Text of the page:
EF: I can't imagine watching it without the first series. Especially with the Cooper storyline, where you're waiting for him to be Cooper again in this long hero's journey out of the underworld. You have to already understand who Cooper was. But it's taking forever. I mean, it's Episode 5 and he's just discovering coffee again, but it does feel like what would happen if you were stuck in the Black Lodge for 25 years. You wouldn't know what was going on.

JB: Although when David Bowie came back from being missing he was still looking fly as shit and talking like a normal person. His character was referenced in the latest episode, so that'll be interesting to see what happens there. Bowie was supposed to come back for the series, but that's probably not going to happen unless

MS: Unless they can bring him out of the black box. He can fall to earth again.

EF: The latest episode when Dr. Jacoby's talking—that brought me back to the tapes of his sessions with Laura Palmer in the original. It's so fun that it's 25 years later and all these things we recognize are showing up.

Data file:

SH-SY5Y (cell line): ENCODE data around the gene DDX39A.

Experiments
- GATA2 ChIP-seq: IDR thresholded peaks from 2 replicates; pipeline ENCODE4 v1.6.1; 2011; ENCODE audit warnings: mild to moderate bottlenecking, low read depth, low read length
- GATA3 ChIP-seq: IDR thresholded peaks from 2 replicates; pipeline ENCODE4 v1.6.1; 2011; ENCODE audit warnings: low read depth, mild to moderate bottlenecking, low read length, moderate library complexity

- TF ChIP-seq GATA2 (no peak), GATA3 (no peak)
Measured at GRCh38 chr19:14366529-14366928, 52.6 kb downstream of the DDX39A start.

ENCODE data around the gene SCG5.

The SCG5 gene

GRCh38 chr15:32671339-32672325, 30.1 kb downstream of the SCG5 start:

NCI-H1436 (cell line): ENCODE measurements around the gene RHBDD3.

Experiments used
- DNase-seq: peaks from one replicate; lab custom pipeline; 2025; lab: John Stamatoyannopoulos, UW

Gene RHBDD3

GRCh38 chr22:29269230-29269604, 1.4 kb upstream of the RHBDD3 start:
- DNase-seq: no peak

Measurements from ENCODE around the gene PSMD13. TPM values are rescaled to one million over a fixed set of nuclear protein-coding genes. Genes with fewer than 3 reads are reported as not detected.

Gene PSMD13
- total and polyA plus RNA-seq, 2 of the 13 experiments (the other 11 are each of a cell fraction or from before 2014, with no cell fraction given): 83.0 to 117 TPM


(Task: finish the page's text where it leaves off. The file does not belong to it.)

JB: You know, on Facebook there was this thing that says, "Spoiler alert! All these people are old as fuck." And I'm like, "I think they look great," but I guess that's because I'm also old as fuck now.

MS: Does it feel to you like this show is just decidedly more supernatural than the original? It seems more sci-fi, and Lynch has had a penchant for that, but this one seems more like a cross with X-Files or Black Mirror.

EF: Yeah, I think so. It's not about characters and their soap opera relationships at all this time.

JB: It is missing those traditional relationships, which is why I wonder if there's something for new people to hold onto. I don't miss it because I'm so intrigued by where it's going. It seems like it's more of Lynch's obsessions with this vision he had of the Black Lodge, and he has a chance to fully realize it.